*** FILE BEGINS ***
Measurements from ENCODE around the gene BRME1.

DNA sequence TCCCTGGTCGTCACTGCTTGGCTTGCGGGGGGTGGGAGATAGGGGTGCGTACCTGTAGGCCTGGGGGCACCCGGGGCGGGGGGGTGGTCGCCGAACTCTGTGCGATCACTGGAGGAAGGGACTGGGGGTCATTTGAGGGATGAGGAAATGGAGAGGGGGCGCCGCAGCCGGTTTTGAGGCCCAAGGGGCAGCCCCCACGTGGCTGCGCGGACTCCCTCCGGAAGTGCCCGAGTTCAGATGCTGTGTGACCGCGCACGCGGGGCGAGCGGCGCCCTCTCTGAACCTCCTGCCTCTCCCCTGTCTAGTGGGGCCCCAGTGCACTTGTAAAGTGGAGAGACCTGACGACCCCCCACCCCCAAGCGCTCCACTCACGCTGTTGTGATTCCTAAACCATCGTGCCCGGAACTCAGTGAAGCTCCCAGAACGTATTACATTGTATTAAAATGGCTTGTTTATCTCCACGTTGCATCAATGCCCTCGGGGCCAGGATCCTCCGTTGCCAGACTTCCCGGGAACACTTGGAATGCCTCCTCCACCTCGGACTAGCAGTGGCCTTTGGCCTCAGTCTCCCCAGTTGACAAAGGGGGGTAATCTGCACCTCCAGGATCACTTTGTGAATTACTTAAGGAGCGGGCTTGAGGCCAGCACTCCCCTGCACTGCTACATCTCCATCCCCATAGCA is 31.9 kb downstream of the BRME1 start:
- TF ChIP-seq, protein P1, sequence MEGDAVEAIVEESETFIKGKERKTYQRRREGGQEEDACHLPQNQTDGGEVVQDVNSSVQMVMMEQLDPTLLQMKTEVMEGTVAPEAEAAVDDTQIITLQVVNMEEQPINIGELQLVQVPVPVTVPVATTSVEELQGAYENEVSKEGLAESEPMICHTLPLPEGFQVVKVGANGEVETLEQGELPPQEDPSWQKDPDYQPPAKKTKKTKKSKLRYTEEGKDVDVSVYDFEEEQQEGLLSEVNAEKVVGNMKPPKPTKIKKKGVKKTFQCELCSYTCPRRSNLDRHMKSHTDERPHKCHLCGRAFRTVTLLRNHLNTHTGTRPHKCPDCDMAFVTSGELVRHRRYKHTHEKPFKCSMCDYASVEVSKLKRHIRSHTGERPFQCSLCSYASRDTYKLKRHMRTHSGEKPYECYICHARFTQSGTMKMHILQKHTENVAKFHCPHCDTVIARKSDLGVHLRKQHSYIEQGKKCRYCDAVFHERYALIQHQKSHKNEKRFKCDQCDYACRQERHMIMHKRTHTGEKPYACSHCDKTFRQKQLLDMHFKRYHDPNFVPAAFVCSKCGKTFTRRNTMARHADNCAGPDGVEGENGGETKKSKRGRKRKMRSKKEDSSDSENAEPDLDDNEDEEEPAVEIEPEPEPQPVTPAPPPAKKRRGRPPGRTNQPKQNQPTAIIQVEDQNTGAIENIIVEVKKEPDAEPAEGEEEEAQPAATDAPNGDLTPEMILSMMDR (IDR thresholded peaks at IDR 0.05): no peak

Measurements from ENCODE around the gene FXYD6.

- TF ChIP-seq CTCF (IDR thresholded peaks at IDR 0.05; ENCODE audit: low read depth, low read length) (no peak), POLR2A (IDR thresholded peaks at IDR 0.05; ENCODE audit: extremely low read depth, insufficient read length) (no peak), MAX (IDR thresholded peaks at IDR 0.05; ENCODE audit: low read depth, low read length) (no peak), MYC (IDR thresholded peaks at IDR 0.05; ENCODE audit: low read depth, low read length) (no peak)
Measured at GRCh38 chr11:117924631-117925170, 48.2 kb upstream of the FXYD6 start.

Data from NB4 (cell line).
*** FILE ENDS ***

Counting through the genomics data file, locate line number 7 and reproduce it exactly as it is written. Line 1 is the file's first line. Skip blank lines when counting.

Data from NB4 (cell line).